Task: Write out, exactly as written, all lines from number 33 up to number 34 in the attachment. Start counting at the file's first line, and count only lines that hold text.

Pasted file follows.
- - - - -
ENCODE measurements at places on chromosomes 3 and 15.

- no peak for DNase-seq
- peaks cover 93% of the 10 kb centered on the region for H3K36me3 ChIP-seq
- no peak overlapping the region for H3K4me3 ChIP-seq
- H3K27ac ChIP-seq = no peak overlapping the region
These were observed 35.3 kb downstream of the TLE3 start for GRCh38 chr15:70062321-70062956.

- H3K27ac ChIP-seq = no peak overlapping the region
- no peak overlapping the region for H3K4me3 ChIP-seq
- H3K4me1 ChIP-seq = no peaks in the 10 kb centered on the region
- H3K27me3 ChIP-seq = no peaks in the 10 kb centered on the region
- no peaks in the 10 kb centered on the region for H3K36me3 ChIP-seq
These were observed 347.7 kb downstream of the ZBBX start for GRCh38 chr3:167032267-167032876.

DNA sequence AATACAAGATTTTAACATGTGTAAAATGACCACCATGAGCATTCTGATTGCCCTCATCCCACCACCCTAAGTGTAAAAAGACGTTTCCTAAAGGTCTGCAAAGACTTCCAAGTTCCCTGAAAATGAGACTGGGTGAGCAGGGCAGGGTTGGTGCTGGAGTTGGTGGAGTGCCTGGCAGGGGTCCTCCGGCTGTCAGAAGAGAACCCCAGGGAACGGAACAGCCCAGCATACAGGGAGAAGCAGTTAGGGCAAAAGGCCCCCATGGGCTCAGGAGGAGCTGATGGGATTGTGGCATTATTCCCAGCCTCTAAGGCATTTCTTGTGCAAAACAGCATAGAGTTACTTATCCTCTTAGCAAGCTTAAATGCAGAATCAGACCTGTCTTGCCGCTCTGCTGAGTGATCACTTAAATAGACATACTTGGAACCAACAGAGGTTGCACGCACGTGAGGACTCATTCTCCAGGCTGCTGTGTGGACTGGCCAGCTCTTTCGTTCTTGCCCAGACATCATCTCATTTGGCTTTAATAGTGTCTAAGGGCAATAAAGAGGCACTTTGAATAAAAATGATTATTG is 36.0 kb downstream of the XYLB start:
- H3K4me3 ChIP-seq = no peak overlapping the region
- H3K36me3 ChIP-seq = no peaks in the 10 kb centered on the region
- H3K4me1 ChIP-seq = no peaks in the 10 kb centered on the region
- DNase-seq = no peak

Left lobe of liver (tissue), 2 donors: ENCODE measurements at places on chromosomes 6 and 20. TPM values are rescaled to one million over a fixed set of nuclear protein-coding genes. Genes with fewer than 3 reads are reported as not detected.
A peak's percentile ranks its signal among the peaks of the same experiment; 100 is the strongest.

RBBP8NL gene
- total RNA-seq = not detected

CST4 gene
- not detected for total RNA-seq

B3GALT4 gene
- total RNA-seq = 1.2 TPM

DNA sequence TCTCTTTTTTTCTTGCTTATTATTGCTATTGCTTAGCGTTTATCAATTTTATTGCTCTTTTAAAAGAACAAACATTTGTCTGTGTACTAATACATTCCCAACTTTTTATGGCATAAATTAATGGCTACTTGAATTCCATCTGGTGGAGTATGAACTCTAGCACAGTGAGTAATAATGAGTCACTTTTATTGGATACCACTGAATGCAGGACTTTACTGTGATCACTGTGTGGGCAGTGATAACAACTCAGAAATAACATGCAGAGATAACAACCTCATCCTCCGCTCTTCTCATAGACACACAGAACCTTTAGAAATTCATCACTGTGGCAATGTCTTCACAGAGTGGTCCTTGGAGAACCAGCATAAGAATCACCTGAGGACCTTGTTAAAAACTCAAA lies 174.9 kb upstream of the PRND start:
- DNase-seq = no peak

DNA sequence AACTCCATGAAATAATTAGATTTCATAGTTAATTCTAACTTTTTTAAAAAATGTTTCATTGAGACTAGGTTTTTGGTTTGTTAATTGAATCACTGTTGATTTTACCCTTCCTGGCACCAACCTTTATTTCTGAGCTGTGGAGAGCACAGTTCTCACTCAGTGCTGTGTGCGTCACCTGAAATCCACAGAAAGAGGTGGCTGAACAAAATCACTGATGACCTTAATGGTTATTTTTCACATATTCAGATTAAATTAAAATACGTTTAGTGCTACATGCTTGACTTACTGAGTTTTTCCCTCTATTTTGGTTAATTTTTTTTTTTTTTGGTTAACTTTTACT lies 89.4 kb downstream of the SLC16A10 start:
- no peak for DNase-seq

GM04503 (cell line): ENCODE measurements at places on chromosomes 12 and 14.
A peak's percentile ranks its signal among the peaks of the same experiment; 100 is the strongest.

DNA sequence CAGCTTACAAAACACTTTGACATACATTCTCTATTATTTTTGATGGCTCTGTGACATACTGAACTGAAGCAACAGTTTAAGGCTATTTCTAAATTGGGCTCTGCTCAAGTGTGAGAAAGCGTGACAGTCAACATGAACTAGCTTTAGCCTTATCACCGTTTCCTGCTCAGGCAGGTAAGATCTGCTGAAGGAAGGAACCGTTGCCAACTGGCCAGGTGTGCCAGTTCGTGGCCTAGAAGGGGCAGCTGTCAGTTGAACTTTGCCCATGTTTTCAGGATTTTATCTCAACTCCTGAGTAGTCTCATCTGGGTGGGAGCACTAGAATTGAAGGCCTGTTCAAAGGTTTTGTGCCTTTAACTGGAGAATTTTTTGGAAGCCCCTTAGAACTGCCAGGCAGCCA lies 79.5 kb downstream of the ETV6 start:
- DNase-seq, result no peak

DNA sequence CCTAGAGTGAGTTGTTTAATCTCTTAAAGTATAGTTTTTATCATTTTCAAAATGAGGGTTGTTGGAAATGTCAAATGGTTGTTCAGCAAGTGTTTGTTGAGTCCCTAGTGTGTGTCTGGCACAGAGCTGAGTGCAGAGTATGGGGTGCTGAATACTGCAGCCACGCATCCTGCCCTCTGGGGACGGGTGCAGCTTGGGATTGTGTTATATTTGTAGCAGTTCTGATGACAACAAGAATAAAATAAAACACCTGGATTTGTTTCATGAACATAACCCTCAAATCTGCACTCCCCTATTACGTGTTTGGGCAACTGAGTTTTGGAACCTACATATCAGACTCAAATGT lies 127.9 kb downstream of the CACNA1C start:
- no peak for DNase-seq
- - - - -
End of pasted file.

- DNase-seq, result no peak

DNA sequence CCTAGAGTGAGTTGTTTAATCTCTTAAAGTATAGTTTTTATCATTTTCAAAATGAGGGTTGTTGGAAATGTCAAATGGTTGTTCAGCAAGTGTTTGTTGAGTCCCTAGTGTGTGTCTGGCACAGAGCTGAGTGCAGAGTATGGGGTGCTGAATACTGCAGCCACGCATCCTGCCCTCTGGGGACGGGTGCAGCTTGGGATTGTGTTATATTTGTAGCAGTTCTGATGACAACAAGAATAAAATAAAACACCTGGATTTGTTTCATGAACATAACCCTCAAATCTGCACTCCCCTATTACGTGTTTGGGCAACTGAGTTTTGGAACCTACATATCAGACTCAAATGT lies 127.9 kb downstream of the CACNA1C start: